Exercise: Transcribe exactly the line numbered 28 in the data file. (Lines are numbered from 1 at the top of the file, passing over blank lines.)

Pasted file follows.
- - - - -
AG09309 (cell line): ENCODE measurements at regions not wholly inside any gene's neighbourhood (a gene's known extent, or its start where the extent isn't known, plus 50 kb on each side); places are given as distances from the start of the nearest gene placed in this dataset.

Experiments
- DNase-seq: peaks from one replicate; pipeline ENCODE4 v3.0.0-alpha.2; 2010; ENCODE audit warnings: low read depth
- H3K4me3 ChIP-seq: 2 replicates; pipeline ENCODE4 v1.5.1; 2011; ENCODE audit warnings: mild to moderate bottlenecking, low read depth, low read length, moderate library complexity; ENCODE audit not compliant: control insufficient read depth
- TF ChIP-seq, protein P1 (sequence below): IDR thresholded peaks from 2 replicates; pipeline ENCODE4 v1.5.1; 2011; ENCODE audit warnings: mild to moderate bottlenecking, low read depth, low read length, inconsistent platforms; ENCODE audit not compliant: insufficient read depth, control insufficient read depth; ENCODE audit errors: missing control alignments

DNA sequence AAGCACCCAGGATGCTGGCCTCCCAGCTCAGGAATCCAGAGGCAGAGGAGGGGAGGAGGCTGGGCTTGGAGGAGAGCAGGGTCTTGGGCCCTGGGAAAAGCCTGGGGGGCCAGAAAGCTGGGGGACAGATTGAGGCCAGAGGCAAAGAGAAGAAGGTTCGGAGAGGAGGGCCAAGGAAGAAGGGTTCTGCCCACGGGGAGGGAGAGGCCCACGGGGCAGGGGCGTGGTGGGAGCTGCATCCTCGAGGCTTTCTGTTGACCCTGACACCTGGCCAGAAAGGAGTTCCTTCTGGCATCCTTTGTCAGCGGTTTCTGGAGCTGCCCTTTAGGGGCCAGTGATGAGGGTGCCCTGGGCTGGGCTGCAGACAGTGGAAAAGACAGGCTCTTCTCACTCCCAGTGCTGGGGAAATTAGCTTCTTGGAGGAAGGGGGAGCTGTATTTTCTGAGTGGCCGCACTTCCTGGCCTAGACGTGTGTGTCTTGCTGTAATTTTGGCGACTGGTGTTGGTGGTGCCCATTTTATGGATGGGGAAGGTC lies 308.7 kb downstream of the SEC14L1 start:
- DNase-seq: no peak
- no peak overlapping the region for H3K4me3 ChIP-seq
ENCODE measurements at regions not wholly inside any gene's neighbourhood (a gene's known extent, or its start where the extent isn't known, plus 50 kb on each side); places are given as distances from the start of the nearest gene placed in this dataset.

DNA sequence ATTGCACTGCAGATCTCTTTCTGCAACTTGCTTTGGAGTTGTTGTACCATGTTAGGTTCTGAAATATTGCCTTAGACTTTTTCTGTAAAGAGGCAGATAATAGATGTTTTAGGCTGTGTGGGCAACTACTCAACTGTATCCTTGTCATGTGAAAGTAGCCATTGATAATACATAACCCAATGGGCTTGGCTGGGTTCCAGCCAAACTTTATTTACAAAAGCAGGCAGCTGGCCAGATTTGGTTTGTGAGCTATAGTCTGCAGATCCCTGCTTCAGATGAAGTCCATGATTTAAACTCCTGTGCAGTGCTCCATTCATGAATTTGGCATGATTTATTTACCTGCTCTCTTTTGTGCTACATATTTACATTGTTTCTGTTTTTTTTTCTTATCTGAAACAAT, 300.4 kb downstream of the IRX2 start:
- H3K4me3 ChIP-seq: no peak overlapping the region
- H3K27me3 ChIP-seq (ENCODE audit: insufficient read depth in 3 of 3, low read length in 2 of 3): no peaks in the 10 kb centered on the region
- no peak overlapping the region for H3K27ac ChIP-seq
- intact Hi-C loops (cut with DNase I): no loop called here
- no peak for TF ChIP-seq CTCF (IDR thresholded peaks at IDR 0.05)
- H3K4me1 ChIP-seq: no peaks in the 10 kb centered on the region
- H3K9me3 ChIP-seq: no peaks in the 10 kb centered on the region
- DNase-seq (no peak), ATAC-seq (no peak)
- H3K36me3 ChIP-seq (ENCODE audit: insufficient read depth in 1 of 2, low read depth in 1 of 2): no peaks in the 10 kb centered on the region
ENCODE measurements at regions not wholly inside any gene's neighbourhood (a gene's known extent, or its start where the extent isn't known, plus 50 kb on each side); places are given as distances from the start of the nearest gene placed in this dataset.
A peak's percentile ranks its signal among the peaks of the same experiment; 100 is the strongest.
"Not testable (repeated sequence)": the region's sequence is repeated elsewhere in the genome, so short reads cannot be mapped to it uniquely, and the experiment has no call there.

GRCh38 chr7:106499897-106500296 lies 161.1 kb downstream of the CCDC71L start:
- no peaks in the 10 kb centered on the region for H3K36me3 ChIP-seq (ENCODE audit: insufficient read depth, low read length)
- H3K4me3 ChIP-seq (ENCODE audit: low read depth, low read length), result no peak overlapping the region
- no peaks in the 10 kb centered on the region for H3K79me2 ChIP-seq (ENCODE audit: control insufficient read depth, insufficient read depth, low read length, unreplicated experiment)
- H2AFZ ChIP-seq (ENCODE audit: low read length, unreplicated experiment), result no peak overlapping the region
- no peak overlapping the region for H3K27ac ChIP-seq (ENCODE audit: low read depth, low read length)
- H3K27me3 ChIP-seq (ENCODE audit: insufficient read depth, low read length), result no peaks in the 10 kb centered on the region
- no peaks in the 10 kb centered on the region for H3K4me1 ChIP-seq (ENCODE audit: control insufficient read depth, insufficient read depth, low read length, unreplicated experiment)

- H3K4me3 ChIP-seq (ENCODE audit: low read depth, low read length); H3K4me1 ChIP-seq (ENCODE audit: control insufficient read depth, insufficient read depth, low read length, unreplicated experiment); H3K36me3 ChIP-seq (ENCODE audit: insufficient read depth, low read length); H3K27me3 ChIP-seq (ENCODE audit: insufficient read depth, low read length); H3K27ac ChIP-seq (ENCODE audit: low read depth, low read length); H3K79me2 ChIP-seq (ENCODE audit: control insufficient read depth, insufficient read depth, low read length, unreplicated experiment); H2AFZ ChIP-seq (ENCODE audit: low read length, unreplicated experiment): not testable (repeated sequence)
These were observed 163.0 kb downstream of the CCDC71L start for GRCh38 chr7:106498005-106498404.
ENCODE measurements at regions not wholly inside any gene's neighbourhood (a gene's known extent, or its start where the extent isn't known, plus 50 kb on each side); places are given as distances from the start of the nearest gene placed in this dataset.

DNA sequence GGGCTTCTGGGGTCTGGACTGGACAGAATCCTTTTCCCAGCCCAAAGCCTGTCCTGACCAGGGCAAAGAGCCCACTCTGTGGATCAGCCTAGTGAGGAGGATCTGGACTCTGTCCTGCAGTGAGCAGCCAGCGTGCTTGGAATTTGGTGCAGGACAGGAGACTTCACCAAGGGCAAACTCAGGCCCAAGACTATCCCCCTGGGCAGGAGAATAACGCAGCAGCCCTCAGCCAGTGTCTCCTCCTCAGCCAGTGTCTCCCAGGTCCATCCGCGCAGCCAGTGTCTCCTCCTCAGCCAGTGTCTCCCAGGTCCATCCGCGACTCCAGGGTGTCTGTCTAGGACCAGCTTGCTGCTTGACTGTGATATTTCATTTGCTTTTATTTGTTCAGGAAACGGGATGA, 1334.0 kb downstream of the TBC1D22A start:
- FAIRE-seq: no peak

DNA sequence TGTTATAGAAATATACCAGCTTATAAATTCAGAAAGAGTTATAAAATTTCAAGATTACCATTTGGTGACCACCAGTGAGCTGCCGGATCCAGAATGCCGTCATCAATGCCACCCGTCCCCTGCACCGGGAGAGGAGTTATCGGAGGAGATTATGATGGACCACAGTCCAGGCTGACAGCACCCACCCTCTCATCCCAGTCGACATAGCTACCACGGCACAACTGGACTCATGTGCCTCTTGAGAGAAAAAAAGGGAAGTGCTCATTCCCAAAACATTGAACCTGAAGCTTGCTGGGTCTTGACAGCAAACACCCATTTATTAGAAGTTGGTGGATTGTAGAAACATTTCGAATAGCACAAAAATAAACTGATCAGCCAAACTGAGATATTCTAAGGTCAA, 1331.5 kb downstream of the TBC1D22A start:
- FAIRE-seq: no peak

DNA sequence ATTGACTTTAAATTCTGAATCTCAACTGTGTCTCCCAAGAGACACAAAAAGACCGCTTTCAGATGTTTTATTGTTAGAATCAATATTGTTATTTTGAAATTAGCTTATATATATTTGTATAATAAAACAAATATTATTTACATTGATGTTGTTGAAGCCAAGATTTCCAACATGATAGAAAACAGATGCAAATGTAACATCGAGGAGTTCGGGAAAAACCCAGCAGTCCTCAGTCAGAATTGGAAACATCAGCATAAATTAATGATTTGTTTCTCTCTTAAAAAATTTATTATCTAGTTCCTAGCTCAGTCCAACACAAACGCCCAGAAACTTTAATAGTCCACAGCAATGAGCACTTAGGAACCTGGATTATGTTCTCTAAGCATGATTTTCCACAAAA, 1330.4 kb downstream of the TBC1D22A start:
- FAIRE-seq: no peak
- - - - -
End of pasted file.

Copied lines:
- no peak overlapping the region for H3K27ac ChIP-seq (ENCODE audit: low read depth, low read length)